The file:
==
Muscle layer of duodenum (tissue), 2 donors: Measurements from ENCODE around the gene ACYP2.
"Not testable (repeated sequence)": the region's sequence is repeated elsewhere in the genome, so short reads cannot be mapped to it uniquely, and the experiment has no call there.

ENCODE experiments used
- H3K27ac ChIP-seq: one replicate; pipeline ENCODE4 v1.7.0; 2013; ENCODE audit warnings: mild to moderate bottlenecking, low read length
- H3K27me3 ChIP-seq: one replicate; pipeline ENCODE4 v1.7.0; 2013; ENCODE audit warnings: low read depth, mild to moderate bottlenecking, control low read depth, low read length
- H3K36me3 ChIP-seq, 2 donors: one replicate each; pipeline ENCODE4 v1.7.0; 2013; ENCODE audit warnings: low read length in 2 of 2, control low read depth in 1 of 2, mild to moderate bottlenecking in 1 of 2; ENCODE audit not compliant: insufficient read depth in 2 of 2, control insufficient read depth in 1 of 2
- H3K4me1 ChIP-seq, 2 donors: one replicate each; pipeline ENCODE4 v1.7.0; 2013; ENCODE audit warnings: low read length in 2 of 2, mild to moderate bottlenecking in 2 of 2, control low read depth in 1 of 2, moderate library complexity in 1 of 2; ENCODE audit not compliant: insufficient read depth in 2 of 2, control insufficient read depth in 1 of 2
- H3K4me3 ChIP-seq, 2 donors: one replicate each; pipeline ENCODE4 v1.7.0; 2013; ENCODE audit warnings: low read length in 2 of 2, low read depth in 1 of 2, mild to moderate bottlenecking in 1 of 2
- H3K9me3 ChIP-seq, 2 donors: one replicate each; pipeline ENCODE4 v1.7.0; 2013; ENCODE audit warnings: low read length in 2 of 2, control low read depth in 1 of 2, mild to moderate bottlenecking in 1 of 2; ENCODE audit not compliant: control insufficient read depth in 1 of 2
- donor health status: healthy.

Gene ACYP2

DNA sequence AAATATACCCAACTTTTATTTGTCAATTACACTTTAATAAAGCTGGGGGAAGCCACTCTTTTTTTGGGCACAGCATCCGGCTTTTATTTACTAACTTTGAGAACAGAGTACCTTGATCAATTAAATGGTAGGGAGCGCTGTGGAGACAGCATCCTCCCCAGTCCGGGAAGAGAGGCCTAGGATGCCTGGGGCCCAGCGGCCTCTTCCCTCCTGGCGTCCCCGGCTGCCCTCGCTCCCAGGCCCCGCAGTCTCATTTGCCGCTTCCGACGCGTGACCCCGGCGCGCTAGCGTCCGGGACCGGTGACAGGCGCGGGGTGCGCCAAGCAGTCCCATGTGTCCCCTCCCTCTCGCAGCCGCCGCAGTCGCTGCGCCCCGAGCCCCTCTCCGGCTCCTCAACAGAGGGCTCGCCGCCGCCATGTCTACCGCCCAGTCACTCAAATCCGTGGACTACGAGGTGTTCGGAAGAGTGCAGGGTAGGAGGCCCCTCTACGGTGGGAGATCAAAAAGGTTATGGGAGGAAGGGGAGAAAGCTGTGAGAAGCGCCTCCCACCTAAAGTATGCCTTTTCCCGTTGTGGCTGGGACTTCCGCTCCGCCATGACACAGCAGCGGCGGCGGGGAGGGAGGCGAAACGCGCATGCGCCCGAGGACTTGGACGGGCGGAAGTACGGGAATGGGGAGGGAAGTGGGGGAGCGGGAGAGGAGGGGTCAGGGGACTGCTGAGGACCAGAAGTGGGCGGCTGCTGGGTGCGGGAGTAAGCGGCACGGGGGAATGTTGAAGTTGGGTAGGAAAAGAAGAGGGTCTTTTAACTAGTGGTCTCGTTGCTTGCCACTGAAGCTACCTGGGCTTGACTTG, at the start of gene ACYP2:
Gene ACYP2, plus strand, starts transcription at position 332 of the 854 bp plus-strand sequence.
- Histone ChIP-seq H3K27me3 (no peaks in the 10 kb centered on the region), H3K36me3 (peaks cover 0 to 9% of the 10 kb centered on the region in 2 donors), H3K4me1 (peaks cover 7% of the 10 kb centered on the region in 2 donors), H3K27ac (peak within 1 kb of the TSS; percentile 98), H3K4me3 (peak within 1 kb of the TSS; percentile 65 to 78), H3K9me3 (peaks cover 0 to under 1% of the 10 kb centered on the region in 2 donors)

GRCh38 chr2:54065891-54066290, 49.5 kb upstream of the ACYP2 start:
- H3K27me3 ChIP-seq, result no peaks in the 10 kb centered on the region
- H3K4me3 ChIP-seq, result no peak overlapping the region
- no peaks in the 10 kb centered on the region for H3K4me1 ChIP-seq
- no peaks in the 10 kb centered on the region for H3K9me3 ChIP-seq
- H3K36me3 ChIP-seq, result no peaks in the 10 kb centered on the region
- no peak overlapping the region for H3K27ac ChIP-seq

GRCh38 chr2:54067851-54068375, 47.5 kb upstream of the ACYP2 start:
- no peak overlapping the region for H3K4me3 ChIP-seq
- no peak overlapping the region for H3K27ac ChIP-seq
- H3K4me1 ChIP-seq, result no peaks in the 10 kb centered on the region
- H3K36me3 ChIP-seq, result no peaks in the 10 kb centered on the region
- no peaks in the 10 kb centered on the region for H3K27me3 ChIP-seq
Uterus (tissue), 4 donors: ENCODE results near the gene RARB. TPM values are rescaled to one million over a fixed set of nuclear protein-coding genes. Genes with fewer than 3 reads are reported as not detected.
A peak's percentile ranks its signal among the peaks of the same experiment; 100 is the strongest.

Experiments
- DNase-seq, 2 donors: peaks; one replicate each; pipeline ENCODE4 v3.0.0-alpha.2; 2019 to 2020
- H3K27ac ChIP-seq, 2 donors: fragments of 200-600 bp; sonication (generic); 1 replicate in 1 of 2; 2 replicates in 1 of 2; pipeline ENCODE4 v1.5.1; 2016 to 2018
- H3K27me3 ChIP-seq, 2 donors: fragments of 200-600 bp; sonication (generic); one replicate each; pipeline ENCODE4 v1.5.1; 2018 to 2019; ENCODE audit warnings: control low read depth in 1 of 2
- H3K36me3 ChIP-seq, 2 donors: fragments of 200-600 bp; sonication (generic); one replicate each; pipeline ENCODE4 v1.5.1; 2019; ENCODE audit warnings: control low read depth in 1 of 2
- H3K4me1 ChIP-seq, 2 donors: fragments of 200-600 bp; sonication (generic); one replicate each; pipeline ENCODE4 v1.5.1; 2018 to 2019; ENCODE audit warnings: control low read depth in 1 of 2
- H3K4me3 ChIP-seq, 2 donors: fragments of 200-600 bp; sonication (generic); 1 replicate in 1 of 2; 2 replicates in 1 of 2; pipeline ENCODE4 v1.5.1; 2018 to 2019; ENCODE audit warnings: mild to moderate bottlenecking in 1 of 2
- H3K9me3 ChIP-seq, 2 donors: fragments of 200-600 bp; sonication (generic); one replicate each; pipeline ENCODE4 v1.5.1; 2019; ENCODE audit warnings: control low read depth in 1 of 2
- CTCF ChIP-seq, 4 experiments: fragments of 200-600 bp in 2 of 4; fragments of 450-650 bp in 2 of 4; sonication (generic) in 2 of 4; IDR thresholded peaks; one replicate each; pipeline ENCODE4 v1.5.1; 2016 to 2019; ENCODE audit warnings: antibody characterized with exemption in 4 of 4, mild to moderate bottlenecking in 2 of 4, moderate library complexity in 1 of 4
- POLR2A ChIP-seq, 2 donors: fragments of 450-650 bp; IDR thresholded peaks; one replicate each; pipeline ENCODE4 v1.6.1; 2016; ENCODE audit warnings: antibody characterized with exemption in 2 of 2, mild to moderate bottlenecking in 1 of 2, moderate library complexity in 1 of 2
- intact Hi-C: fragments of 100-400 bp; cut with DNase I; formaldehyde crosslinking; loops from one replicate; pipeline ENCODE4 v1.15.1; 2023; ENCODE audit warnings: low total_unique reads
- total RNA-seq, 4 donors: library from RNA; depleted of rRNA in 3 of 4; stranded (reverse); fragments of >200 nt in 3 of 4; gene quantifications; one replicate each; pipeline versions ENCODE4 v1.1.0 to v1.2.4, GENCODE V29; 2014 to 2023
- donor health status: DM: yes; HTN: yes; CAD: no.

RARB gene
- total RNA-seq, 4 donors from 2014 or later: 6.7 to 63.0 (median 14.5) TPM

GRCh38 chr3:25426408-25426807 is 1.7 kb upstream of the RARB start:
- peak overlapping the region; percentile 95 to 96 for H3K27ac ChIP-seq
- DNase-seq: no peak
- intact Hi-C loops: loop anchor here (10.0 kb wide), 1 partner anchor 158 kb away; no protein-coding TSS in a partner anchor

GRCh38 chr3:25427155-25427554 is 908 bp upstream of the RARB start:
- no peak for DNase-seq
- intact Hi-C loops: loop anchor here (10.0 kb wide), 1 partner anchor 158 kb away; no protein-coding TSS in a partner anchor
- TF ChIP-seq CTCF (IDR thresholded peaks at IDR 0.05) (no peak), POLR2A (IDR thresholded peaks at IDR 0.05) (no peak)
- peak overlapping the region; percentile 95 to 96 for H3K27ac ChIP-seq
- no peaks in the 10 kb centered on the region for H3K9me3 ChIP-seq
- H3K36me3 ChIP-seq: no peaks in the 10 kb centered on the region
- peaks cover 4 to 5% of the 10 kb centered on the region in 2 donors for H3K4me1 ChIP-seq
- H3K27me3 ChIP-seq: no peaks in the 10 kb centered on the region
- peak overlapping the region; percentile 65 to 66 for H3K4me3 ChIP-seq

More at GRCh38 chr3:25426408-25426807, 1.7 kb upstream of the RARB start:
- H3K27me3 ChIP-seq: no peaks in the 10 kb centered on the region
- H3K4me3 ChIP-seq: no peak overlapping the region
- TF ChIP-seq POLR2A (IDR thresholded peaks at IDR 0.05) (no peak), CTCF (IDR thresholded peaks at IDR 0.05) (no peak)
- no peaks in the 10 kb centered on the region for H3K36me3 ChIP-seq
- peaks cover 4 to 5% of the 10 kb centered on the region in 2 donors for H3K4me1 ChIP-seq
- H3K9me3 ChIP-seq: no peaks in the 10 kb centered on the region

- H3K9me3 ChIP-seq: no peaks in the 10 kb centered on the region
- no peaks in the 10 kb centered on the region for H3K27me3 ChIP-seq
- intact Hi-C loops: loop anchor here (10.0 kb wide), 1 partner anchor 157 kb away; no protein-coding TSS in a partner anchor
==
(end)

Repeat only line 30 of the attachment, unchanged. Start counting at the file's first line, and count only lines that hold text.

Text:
Experiments